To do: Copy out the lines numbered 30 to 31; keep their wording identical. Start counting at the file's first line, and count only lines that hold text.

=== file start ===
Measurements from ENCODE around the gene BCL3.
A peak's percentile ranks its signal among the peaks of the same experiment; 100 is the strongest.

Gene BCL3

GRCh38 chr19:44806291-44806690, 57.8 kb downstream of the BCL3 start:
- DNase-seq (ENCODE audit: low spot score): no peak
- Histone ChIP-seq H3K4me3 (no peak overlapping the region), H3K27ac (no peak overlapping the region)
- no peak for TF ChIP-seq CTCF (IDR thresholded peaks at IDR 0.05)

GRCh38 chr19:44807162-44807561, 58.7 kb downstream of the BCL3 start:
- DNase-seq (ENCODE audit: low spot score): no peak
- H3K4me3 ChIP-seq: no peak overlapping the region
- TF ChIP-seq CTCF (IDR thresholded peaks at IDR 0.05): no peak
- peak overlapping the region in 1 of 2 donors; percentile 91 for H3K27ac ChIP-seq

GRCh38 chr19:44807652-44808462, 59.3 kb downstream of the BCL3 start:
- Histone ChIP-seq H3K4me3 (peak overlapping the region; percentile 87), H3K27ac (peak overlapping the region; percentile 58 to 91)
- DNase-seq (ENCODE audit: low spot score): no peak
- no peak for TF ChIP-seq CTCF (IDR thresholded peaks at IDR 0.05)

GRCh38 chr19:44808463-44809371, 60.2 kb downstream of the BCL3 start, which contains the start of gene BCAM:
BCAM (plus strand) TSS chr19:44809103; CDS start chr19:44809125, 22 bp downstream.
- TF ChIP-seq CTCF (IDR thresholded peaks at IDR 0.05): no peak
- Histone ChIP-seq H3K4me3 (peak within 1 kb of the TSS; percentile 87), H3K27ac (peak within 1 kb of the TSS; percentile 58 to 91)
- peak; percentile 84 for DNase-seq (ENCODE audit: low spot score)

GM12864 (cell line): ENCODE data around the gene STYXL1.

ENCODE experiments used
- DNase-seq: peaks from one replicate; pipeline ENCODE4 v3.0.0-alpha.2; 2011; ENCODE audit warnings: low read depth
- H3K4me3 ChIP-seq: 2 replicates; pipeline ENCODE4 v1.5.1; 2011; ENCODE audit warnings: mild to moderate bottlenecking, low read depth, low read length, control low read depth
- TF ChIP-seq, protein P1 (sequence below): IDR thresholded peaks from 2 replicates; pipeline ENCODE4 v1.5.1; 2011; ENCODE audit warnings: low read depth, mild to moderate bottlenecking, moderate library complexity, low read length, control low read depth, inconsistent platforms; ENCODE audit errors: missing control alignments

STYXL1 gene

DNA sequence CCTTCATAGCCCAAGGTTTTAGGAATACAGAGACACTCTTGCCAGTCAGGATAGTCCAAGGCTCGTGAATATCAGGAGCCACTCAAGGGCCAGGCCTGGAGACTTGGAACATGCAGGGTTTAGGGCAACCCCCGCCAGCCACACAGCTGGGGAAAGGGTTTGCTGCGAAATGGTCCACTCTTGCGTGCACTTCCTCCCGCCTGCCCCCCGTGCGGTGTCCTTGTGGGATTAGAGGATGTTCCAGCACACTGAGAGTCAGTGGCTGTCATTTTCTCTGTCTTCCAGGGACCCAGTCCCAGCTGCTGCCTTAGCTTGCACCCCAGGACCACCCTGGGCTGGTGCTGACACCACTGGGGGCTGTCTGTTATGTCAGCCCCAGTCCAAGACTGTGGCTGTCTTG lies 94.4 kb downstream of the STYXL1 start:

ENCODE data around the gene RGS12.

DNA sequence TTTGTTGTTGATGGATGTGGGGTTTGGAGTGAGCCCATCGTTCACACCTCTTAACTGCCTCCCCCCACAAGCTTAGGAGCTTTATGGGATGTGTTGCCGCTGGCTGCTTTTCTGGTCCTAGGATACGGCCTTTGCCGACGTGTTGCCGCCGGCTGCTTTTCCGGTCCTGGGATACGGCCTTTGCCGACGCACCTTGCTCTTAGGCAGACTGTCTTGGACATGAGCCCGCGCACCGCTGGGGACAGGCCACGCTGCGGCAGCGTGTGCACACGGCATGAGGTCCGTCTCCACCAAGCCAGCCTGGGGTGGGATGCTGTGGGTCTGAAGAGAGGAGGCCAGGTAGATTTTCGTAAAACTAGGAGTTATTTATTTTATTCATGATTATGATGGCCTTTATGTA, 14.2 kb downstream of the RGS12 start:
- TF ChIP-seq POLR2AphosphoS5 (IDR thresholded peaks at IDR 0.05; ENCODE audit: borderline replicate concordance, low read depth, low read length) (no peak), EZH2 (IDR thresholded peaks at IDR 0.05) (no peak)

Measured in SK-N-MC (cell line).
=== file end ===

DNA sequence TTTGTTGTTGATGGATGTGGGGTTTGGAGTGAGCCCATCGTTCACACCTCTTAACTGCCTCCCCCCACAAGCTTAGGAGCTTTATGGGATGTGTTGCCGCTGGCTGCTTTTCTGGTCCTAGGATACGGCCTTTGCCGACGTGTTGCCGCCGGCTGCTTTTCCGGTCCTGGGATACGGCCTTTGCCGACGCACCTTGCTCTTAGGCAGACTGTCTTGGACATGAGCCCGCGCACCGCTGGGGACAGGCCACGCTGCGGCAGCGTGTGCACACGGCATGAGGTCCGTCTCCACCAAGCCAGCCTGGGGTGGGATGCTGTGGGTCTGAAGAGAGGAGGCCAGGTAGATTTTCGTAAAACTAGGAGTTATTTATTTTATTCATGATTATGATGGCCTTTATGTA, 14.2 kb downstream of the RGS12 start:
- TF ChIP-seq POLR2AphosphoS5 (IDR thresholded peaks at IDR 0.05; ENCODE audit: borderline replicate concordance, low read depth, low read length) (no peak), EZH2 (IDR thresholded peaks at IDR 0.05) (no peak)